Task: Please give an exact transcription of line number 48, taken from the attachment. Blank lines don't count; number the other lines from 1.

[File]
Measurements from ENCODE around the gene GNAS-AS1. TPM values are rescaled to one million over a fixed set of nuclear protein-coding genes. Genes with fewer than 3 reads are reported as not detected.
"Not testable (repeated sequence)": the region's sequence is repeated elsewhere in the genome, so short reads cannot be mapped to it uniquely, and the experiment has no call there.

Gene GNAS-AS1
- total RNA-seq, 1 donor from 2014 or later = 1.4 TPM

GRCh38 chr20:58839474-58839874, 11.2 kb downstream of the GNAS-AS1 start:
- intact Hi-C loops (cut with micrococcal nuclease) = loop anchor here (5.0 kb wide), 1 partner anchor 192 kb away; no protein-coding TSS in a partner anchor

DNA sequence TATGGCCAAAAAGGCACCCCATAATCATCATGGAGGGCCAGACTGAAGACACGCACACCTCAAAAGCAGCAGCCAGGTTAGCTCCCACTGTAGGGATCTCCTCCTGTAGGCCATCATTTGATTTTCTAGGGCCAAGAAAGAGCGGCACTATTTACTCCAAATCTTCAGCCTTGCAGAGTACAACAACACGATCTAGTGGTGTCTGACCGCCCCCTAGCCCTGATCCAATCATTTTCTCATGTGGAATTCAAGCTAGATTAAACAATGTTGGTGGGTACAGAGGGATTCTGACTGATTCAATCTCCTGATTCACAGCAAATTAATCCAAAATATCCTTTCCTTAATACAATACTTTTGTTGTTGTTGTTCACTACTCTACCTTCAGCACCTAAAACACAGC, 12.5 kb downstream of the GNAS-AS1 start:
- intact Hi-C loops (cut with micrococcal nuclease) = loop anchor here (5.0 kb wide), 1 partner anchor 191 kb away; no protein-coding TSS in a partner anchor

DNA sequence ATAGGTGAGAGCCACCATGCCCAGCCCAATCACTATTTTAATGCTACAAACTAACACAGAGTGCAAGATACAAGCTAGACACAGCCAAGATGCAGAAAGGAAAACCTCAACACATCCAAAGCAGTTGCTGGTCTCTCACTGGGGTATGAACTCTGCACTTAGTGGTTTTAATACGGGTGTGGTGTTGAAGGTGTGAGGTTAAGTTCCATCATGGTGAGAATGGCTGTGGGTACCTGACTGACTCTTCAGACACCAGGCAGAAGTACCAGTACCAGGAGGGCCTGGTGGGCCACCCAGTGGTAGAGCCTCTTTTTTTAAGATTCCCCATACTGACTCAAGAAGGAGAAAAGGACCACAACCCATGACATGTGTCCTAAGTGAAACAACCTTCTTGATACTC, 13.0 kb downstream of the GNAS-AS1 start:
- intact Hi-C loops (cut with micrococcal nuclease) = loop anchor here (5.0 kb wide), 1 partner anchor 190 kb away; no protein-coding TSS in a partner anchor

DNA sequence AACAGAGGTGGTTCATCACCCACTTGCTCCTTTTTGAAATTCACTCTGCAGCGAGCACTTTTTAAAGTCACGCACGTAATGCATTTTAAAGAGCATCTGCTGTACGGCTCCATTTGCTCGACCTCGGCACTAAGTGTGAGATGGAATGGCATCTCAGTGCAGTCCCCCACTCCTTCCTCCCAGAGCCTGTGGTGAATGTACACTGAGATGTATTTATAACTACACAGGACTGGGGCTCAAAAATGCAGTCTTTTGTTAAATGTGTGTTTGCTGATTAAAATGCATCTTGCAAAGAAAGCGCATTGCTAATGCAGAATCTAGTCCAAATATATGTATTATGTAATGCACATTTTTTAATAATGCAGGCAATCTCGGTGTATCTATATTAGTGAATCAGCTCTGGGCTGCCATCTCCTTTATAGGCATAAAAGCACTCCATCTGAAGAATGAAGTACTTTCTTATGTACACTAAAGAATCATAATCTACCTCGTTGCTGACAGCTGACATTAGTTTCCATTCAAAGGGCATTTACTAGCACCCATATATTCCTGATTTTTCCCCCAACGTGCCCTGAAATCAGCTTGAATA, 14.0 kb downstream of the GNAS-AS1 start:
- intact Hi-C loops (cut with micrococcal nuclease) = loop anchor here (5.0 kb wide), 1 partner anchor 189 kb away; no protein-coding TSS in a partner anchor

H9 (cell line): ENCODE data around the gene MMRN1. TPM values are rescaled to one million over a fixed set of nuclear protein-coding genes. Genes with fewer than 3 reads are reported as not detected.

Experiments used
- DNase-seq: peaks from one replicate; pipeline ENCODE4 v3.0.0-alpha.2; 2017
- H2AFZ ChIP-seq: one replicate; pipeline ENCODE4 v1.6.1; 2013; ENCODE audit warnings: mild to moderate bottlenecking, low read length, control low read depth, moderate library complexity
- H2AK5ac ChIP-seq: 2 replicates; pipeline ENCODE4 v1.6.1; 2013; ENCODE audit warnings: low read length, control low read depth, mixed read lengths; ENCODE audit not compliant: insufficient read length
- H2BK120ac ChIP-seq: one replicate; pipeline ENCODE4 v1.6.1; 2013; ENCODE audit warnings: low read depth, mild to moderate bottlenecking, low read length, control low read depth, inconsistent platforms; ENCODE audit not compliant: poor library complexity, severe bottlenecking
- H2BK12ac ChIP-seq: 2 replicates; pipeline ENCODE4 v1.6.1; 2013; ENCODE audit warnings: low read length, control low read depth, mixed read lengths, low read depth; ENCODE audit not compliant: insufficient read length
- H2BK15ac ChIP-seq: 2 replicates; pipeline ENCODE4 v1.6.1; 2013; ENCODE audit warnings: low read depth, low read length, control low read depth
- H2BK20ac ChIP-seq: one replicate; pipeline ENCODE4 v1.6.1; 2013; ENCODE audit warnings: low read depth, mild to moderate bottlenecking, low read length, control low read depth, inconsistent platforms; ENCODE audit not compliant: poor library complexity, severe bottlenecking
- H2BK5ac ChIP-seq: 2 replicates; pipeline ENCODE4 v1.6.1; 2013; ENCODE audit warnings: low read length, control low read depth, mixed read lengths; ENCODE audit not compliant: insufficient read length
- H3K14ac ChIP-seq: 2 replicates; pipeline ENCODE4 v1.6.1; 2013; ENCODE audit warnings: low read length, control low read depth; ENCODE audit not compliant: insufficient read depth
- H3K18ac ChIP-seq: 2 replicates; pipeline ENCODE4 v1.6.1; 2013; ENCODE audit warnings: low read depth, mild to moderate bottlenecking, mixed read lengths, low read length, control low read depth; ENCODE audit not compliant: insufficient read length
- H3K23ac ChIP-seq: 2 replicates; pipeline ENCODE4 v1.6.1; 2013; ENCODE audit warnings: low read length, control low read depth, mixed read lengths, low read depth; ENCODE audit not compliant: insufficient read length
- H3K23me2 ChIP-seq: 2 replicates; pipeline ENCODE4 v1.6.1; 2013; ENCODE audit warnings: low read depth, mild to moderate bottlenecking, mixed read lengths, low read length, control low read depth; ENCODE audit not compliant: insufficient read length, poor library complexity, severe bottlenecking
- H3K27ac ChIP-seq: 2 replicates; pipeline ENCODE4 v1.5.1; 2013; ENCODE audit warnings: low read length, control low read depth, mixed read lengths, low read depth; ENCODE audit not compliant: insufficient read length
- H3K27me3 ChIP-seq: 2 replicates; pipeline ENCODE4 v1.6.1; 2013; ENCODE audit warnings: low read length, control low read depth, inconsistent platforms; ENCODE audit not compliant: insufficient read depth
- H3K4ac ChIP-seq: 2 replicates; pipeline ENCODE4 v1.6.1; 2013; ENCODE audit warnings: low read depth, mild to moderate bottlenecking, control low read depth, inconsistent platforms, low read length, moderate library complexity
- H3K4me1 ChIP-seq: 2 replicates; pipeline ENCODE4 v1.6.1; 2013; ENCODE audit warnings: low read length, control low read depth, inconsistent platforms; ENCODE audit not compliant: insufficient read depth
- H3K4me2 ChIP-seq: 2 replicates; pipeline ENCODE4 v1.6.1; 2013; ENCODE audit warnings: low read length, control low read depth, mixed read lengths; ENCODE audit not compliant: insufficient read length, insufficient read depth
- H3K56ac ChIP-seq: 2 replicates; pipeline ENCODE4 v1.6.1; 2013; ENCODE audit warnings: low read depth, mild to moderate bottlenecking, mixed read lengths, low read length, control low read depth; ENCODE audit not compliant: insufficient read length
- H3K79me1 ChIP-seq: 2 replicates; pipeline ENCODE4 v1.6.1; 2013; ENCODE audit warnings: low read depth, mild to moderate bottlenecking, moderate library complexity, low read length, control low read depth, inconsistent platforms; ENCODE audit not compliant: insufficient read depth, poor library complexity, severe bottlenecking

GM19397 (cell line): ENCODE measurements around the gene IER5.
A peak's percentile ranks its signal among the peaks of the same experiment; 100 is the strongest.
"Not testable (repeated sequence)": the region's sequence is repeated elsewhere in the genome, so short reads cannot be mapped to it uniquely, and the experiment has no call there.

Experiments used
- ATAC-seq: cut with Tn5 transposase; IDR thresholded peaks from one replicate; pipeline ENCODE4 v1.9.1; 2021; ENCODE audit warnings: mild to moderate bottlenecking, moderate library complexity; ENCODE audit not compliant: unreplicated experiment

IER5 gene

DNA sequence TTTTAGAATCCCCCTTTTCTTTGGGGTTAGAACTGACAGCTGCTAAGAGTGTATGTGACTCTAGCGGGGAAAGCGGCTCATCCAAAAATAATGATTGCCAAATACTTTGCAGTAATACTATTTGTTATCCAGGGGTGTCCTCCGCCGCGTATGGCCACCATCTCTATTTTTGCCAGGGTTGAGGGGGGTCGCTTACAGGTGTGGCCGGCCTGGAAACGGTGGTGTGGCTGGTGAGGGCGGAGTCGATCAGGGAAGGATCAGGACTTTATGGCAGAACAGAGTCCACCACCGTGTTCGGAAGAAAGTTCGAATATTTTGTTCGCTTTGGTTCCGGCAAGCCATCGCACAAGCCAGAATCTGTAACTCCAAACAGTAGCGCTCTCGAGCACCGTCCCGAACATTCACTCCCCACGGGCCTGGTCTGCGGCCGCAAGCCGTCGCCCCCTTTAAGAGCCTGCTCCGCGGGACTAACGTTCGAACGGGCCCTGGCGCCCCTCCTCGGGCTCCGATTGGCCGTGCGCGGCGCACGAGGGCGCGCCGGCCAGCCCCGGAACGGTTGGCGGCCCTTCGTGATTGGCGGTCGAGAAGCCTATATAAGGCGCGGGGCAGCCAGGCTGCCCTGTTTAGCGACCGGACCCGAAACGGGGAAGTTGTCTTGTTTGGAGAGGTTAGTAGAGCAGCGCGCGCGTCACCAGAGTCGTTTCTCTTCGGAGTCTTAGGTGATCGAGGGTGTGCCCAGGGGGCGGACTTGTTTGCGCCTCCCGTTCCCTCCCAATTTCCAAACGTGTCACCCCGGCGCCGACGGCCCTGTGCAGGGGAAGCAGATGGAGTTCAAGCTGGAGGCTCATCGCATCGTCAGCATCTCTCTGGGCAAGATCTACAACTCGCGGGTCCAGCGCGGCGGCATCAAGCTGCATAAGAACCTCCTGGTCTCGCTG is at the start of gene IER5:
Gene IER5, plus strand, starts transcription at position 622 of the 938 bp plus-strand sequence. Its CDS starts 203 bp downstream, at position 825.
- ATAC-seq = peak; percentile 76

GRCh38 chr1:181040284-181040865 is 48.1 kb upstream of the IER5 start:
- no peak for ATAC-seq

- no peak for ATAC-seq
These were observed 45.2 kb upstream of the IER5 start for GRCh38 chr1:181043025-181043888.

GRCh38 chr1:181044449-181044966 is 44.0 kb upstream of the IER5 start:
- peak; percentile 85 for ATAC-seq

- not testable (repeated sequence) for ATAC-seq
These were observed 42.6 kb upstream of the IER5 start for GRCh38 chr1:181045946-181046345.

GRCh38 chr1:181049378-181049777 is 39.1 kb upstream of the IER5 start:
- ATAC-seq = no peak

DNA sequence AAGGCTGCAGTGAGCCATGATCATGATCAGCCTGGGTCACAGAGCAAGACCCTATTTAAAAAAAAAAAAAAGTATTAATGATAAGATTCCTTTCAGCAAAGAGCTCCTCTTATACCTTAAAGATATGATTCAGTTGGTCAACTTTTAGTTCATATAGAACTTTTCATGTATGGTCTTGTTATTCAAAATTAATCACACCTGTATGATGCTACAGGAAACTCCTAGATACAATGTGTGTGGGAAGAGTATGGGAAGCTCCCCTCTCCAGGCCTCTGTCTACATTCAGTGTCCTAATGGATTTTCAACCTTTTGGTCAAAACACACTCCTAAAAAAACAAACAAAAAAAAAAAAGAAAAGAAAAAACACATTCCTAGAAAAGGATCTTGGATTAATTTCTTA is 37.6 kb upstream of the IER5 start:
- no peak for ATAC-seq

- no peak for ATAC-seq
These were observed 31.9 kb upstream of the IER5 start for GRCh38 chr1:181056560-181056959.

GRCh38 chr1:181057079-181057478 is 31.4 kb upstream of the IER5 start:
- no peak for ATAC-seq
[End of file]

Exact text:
- peak; percentile 85 for ATAC-seq